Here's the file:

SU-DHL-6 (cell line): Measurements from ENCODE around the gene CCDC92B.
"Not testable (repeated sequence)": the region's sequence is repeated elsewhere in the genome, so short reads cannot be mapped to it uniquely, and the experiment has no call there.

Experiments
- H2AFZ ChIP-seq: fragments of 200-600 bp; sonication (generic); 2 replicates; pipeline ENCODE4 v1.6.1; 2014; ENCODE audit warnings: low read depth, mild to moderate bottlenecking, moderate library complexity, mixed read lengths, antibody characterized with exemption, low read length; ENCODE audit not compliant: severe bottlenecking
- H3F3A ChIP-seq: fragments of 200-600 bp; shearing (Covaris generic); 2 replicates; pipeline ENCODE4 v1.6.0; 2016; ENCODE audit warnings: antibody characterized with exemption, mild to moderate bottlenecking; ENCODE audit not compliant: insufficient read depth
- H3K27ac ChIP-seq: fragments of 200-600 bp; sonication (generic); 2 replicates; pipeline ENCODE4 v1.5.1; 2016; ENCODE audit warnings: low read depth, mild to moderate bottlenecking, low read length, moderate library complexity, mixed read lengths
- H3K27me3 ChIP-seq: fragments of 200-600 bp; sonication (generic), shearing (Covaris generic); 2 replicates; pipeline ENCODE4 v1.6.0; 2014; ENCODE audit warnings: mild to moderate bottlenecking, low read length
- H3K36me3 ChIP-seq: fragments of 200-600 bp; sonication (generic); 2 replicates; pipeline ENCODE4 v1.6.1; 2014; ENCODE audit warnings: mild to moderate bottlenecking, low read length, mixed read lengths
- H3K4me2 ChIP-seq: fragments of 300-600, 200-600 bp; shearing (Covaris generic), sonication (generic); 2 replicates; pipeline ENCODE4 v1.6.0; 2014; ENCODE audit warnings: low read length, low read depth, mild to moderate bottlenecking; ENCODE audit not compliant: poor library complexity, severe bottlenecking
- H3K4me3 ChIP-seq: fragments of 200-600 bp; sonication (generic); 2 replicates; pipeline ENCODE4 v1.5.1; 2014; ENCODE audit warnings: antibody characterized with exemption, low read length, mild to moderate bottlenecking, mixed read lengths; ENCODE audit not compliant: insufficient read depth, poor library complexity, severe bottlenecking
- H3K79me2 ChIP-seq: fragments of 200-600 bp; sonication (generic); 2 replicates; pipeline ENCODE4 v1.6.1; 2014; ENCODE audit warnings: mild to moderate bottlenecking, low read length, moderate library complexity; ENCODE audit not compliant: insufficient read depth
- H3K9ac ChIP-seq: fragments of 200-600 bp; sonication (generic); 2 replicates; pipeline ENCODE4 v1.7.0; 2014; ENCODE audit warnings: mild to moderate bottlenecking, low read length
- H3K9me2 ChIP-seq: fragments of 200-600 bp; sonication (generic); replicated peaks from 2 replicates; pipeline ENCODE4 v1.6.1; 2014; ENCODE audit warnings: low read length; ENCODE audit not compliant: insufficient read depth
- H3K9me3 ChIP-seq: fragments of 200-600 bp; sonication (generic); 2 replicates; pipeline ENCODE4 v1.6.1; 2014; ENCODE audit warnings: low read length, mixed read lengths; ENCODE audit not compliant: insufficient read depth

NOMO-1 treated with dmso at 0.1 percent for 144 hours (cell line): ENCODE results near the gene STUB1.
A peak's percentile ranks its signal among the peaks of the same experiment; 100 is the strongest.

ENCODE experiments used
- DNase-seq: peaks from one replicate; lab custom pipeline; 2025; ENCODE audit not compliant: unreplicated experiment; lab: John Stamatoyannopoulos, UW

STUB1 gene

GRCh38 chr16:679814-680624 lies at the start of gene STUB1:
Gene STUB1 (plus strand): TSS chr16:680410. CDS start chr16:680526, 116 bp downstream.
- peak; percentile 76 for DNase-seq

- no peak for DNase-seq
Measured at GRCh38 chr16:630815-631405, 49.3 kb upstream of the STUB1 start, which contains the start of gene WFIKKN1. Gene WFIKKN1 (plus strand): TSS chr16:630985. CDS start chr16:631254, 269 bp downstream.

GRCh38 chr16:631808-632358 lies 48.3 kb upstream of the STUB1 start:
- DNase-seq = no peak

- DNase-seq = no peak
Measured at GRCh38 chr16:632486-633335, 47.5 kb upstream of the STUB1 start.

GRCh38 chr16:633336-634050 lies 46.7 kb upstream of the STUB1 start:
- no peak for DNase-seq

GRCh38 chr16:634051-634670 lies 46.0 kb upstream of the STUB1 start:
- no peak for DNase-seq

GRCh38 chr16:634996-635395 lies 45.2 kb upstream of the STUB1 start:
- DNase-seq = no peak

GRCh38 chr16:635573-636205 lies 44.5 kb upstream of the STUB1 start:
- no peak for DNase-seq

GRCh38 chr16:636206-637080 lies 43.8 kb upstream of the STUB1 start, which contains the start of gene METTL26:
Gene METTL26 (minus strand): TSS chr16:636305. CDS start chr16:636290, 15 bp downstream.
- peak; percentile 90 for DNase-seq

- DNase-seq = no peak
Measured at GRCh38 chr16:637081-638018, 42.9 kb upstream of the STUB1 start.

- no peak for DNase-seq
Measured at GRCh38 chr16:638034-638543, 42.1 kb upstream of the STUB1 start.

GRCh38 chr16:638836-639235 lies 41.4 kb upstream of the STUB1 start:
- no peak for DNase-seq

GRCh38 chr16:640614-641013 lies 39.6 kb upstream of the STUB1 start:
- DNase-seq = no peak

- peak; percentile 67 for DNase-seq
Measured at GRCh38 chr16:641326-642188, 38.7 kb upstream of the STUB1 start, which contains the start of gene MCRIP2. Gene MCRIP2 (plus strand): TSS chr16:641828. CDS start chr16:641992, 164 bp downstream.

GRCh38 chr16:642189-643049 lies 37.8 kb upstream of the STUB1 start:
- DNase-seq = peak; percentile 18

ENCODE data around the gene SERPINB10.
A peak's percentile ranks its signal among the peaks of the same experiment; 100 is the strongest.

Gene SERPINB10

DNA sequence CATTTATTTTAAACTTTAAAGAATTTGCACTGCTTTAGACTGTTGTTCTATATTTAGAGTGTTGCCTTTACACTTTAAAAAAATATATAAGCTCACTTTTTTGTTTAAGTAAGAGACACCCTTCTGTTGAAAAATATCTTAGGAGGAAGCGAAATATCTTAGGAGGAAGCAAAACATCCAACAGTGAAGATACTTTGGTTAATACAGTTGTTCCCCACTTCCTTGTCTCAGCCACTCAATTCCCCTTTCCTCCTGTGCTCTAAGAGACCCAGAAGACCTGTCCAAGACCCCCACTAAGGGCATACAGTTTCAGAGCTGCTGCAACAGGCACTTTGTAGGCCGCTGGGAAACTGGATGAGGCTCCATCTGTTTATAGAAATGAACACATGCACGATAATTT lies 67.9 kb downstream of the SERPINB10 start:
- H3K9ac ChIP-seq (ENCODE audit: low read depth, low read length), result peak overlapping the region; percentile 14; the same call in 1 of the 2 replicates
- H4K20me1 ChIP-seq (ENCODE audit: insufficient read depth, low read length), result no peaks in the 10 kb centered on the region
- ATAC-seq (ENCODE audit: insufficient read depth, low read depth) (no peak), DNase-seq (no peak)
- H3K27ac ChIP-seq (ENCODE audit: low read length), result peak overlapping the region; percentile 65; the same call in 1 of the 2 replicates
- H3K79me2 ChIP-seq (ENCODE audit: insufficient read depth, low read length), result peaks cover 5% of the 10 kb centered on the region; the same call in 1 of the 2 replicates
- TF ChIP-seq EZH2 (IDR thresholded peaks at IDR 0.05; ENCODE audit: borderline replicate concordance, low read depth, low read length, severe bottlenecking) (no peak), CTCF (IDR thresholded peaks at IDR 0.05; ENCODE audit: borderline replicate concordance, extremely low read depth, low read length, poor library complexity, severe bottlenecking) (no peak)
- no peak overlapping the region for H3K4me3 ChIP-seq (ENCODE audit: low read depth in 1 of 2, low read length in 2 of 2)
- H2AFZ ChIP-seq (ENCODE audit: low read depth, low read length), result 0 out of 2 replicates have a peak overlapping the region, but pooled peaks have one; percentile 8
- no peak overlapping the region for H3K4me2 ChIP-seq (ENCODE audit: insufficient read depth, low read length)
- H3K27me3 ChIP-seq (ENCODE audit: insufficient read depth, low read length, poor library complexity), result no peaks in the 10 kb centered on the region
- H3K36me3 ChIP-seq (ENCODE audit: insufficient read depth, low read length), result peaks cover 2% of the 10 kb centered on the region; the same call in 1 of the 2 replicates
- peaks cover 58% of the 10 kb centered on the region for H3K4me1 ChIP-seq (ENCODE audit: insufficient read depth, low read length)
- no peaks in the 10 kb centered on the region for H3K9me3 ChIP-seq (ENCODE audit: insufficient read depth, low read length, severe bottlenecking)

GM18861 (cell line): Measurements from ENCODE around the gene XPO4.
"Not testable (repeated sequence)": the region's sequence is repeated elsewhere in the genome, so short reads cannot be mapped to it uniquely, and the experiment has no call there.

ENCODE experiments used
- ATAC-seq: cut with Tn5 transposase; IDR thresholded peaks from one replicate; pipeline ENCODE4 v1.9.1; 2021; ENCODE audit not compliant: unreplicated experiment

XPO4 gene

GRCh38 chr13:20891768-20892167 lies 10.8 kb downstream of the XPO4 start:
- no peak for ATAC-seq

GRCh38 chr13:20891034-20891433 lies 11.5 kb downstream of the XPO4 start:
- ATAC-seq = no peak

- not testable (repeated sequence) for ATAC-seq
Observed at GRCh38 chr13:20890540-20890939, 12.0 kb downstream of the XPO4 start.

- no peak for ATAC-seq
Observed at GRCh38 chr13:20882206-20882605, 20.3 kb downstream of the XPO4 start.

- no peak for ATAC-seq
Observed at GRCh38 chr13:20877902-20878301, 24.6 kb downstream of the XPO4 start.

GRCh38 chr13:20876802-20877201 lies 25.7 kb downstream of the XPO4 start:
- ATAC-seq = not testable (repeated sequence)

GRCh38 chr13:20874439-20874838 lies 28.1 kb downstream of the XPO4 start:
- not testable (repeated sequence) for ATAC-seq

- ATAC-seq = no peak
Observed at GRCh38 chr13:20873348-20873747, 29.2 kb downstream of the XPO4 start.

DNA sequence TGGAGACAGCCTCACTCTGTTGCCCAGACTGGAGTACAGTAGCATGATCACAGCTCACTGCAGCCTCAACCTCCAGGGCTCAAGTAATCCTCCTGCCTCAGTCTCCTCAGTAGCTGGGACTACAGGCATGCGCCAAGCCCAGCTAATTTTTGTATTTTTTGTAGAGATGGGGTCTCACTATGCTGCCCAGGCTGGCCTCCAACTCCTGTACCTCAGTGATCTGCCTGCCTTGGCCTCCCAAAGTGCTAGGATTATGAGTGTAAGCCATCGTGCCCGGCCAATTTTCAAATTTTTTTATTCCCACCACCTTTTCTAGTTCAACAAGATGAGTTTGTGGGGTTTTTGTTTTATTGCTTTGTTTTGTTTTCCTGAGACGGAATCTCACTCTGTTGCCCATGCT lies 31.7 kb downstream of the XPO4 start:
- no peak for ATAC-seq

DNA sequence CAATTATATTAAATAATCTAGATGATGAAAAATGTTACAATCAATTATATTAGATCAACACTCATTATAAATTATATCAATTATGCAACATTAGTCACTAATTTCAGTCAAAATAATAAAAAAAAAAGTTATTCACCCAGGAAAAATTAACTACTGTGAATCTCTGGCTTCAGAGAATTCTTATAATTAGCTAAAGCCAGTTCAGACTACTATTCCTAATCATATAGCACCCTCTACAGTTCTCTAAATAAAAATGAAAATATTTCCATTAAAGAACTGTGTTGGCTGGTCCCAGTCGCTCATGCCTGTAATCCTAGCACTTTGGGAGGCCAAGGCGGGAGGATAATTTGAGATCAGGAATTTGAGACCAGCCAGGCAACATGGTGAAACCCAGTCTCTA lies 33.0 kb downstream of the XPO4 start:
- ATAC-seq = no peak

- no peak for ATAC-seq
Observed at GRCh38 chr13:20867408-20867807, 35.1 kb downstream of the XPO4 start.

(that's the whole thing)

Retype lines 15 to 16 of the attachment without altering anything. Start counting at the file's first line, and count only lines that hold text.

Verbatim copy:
NOMO-1 treated with dmso at 0.1 percent for 144 hours (cell line): ENCODE results near the gene STUB1.
A peak's percentile ranks its signal among the peaks of the same experiment; 100 is the strongest.